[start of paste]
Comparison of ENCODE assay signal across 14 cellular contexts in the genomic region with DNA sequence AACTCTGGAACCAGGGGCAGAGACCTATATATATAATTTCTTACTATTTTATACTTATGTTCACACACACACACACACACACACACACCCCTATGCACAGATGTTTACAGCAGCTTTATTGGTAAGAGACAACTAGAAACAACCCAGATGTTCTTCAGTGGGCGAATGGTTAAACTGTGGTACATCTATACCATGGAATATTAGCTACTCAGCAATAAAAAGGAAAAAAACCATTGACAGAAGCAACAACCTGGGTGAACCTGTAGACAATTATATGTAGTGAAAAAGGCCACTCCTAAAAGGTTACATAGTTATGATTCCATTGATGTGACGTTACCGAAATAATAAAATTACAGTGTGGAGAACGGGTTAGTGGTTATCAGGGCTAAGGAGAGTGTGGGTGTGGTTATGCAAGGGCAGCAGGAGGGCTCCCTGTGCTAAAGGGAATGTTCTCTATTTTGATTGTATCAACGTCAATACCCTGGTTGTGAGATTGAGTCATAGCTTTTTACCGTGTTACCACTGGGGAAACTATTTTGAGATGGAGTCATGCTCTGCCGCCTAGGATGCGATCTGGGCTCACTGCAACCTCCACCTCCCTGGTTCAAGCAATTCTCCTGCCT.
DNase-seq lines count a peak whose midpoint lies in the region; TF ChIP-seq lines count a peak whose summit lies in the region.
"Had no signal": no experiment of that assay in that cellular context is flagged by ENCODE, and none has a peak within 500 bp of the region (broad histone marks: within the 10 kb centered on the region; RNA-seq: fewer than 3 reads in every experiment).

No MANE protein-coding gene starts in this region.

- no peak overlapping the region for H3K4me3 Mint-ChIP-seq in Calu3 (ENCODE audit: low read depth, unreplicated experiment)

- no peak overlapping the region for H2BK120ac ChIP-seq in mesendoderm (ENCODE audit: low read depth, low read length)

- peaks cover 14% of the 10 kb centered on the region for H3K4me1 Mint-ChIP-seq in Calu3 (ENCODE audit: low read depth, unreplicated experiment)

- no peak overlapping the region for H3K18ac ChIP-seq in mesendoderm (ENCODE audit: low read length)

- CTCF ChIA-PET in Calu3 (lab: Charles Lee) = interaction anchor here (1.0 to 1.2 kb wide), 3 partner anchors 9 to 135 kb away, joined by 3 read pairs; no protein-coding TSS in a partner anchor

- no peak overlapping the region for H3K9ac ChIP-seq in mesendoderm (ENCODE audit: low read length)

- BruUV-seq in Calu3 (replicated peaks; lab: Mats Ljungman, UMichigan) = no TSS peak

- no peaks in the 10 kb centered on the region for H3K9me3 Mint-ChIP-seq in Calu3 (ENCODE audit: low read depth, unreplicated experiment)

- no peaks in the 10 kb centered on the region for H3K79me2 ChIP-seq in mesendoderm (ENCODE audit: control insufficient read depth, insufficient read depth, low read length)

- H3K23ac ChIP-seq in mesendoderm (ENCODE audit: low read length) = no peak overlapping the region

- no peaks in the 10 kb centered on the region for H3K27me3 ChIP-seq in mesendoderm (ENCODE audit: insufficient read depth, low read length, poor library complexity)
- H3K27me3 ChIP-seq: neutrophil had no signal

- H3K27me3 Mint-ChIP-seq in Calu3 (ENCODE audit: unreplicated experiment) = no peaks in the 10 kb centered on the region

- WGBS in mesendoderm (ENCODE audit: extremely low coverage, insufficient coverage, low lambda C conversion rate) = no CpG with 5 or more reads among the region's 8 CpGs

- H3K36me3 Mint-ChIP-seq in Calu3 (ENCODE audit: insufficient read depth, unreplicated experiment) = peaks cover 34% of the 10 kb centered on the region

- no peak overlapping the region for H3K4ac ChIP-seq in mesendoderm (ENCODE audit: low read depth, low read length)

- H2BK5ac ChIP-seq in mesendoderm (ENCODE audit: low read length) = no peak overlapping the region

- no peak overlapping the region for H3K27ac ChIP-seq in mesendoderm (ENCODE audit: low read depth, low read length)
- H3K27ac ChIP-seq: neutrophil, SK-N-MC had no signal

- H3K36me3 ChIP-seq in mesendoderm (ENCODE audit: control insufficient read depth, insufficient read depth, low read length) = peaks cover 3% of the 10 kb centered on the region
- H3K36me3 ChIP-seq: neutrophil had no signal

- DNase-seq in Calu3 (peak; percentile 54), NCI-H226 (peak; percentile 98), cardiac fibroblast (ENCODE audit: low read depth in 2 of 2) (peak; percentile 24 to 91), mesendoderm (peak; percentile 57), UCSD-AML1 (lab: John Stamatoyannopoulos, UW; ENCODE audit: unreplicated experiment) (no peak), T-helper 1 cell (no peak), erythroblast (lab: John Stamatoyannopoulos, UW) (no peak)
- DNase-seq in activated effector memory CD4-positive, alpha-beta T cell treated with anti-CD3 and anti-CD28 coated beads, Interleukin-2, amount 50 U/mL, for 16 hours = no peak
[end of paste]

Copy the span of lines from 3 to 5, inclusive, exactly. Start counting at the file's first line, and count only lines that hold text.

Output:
"Had no signal": no experiment of that assay in that cellular context is flagged by ENCODE, and none has a peak within 500 bp of the region (broad histone marks: within the 10 kb centered on the region; RNA-seq: fewer than 3 reads in every experiment).

No MANE protein-coding gene starts in this region.

- no peak overlapping the region for H3K4me3 Mint-ChIP-seq in Calu3 (ENCODE audit: low read depth, unreplicated experiment)